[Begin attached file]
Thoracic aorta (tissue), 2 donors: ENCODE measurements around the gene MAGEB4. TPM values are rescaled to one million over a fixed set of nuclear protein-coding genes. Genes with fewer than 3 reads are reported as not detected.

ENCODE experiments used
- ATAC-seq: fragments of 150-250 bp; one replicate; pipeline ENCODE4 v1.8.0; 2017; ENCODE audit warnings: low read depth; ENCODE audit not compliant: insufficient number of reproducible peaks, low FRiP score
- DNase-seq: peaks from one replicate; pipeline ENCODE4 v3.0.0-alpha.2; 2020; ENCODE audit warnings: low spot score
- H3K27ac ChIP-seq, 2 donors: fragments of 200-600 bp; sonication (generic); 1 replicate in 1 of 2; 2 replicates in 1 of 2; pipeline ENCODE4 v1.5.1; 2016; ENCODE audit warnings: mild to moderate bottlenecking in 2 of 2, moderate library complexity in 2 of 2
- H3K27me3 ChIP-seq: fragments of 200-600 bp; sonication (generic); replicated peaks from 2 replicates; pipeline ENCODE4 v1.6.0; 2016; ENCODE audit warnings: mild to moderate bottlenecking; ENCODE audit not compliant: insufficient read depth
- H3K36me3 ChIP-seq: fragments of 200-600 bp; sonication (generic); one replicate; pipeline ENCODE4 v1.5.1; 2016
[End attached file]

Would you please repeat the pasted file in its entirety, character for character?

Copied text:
Thoracic aorta (tissue), 2 donors: ENCODE measurements around the gene MAGEB4. TPM values are rescaled to one million over a fixed set of nuclear protein-coding genes. Genes with fewer than 3 reads are reported as not detected.

ENCODE experiments used
- ATAC-seq: fragments of 150-250 bp; one replicate; pipeline ENCODE4 v1.8.0; 2017; ENCODE audit warnings: low read depth; ENCODE audit not compliant: insufficient number of reproducible peaks, low FRiP score
- DNase-seq: peaks from one replicate; pipeline ENCODE4 v3.0.0-alpha.2; 2020; ENCODE audit warnings: low spot score
- H3K27ac ChIP-seq, 2 donors: fragments of 200-600 bp; sonication (generic); 1 replicate in 1 of 2; 2 replicates in 1 of 2; pipeline ENCODE4 v1.5.1; 2016; ENCODE audit warnings: mild to moderate bottlenecking in 2 of 2, moderate library complexity in 2 of 2
- H3K27me3 ChIP-seq: fragments of 200-600 bp; sonication (generic); replicated peaks from 2 replicates; pipeline ENCODE4 v1.6.0; 2016; ENCODE audit warnings: mild to moderate bottlenecking; ENCODE audit not compliant: insufficient read depth
- H3K36me3 ChIP-seq: fragments of 200-600 bp; sonication (generic); one replicate; pipeline ENCODE4 v1.5.1; 2016